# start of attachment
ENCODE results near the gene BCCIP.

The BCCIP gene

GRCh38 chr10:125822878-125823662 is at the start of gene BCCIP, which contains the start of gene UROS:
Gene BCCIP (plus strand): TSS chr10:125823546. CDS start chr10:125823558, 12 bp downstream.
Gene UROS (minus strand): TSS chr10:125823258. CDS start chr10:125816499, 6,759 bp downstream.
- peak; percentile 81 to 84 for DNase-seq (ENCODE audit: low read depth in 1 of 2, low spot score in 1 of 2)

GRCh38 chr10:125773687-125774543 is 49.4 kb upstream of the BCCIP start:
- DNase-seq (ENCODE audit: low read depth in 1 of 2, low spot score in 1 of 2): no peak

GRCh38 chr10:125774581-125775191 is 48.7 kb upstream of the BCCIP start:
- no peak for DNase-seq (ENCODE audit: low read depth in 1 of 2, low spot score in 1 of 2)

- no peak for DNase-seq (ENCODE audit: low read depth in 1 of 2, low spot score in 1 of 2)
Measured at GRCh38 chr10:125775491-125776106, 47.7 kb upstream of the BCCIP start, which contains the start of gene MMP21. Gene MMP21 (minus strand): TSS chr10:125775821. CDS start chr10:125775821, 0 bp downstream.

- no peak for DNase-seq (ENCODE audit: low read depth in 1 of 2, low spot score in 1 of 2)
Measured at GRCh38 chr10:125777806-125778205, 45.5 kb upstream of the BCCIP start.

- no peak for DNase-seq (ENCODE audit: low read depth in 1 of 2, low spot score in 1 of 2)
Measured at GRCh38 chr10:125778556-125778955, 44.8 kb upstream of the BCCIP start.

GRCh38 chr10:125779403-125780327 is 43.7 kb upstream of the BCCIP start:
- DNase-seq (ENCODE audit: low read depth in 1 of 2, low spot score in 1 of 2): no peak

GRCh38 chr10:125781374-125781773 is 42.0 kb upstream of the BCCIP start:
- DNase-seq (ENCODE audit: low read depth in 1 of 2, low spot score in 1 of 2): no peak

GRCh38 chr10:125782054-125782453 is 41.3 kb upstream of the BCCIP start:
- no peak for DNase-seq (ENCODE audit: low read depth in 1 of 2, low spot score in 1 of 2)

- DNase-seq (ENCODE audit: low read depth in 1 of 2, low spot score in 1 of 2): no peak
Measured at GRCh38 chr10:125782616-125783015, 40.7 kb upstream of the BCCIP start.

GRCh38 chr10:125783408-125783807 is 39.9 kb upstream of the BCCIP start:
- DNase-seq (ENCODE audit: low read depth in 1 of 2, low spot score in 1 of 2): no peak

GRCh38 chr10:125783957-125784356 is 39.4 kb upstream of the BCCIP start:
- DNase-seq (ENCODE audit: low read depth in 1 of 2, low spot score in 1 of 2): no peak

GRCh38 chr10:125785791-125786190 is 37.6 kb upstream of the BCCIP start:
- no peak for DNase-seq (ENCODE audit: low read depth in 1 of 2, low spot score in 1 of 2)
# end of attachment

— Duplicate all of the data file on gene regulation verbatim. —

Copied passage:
ENCODE results near the gene BCCIP.

The BCCIP gene

GRCh38 chr10:125822878-125823662 is at the start of gene BCCIP, which contains the start of gene UROS:
Gene BCCIP (plus strand): TSS chr10:125823546. CDS start chr10:125823558, 12 bp downstream.
Gene UROS (minus strand): TSS chr10:125823258. CDS start chr10:125816499, 6,759 bp downstream.
- peak; percentile 81 to 84 for DNase-seq (ENCODE audit: low read depth in 1 of 2, low spot score in 1 of 2)

GRCh38 chr10:125773687-125774543 is 49.4 kb upstream of the BCCIP start:
- DNase-seq (ENCODE audit: low read depth in 1 of 2, low spot score in 1 of 2): no peak

GRCh38 chr10:125774581-125775191 is 48.7 kb upstream of the BCCIP start:
- no peak for DNase-seq (ENCODE audit: low read depth in 1 of 2, low spot score in 1 of 2)

- no peak for DNase-seq (ENCODE audit: low read depth in 1 of 2, low spot score in 1 of 2)
Measured at GRCh38 chr10:125775491-125776106, 47.7 kb upstream of the BCCIP start, which contains the start of gene MMP21. Gene MMP21 (minus strand): TSS chr10:125775821. CDS start chr10:125775821, 0 bp downstream.

- no peak for DNase-seq (ENCODE audit: low read depth in 1 of 2, low spot score in 1 of 2)
Measured at GRCh38 chr10:125777806-125778205, 45.5 kb upstream of the BCCIP start.

- no peak for DNase-seq (ENCODE audit: low read depth in 1 of 2, low spot score in 1 of 2)
Measured at GRCh38 chr10:125778556-125778955, 44.8 kb upstream of the BCCIP start.

GRCh38 chr10:125779403-125780327 is 43.7 kb upstream of the BCCIP start:
- DNase-seq (ENCODE audit: low read depth in 1 of 2, low spot score in 1 of 2): no peak

GRCh38 chr10:125781374-125781773 is 42.0 kb upstream of the BCCIP start:
- DNase-seq (ENCODE audit: low read depth in 1 of 2, low spot score in 1 of 2): no peak

GRCh38 chr10:125782054-125782453 is 41.3 kb upstream of the BCCIP start:
- no peak for DNase-seq (ENCODE audit: low read depth in 1 of 2, low spot score in 1 of 2)

- DNase-seq (ENCODE audit: low read depth in 1 of 2, low spot score in 1 of 2): no peak
Measured at GRCh38 chr10:125782616-125783015, 40.7 kb upstream of the BCCIP start.

GRCh38 chr10:125783408-125783807 is 39.9 kb upstream of the BCCIP start:
- DNase-seq (ENCODE audit: low read depth in 1 of 2, low spot score in 1 of 2): no peak

GRCh38 chr10:125783957-125784356 is 39.4 kb upstream of the BCCIP start:
- DNase-seq (ENCODE audit: low read depth in 1 of 2, low spot score in 1 of 2): no peak

GRCh38 chr10:125785791-125786190 is 37.6 kb upstream of the BCCIP start:
- no peak for DNase-seq (ENCODE audit: low read depth in 1 of 2, low spot score in 1 of 2)